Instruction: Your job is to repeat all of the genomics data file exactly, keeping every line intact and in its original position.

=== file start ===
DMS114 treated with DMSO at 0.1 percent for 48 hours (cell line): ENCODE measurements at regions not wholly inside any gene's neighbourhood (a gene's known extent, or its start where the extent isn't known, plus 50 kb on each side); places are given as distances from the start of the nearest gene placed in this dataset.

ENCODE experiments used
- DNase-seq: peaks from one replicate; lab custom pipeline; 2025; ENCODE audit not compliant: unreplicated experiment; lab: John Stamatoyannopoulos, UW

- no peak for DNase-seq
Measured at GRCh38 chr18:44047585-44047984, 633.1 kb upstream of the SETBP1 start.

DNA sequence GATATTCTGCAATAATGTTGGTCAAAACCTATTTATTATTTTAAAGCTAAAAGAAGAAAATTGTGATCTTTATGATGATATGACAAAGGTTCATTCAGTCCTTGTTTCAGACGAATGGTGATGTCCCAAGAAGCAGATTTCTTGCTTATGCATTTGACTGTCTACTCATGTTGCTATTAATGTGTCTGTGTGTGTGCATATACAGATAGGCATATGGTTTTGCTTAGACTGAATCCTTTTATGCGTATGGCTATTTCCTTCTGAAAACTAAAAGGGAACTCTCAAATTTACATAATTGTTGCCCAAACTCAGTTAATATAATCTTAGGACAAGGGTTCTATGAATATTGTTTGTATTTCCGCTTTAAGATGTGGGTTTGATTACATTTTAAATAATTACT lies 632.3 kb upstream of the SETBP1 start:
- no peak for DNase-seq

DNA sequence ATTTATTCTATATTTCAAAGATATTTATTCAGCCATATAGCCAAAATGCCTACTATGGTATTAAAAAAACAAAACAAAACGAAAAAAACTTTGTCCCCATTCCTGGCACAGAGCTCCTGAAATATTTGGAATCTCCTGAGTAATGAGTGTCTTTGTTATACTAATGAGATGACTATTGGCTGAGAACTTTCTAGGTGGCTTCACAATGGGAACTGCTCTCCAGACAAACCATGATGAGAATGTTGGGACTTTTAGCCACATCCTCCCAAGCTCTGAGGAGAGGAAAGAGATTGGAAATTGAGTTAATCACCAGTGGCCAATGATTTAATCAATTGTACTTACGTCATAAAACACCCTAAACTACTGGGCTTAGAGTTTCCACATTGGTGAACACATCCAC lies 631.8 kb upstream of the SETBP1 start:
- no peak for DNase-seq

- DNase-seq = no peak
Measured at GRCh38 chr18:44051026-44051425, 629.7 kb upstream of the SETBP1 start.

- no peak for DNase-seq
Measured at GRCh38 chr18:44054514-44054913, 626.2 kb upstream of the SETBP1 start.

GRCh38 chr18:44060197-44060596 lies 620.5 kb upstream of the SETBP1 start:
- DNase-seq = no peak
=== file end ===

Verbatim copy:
DMS114 treated with DMSO at 0.1 percent for 48 hours (cell line): ENCODE measurements at regions not wholly inside any gene's neighbourhood (a gene's known extent, or its start where the extent isn't known, plus 50 kb on each side); places are given as distances from the start of the nearest gene placed in this dataset.

ENCODE experiments used
- DNase-seq: peaks from one replicate; lab custom pipeline; 2025; ENCODE audit not compliant: unreplicated experiment; lab: John Stamatoyannopoulos, UW

- no peak for DNase-seq
Measured at GRCh38 chr18:44047585-44047984, 633.1 kb upstream of the SETBP1 start.

DNA sequence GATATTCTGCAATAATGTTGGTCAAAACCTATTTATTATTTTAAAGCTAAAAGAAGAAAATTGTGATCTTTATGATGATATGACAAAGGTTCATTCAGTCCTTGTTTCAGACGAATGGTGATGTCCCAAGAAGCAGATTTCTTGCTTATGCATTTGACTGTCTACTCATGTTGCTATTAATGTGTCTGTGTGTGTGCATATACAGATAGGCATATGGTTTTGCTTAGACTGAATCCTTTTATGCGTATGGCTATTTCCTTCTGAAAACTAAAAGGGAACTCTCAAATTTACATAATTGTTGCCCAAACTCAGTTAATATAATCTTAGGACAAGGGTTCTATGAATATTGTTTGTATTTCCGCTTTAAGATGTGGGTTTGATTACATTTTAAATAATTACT lies 632.3 kb upstream of the SETBP1 start:
- no peak for DNase-seq

DNA sequence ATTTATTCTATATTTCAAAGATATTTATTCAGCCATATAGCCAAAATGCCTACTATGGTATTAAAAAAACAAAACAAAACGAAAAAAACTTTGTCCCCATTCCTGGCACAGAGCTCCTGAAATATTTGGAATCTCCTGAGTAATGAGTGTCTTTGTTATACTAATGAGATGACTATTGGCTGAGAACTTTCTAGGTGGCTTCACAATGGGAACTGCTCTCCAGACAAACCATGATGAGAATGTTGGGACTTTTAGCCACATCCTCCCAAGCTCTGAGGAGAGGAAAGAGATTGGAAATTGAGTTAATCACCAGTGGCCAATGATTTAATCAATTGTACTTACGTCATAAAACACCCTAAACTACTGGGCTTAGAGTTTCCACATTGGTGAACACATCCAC lies 631.8 kb upstream of the SETBP1 start:
- no peak for DNase-seq

- DNase-seq = no peak
Measured at GRCh38 chr18:44051026-44051425, 629.7 kb upstream of the SETBP1 start.

- no peak for DNase-seq
Measured at GRCh38 chr18:44054514-44054913, 626.2 kb upstream of the SETBP1 start.

GRCh38 chr18:44060197-44060596 lies 620.5 kb upstream of the SETBP1 start:
- DNase-seq = no peak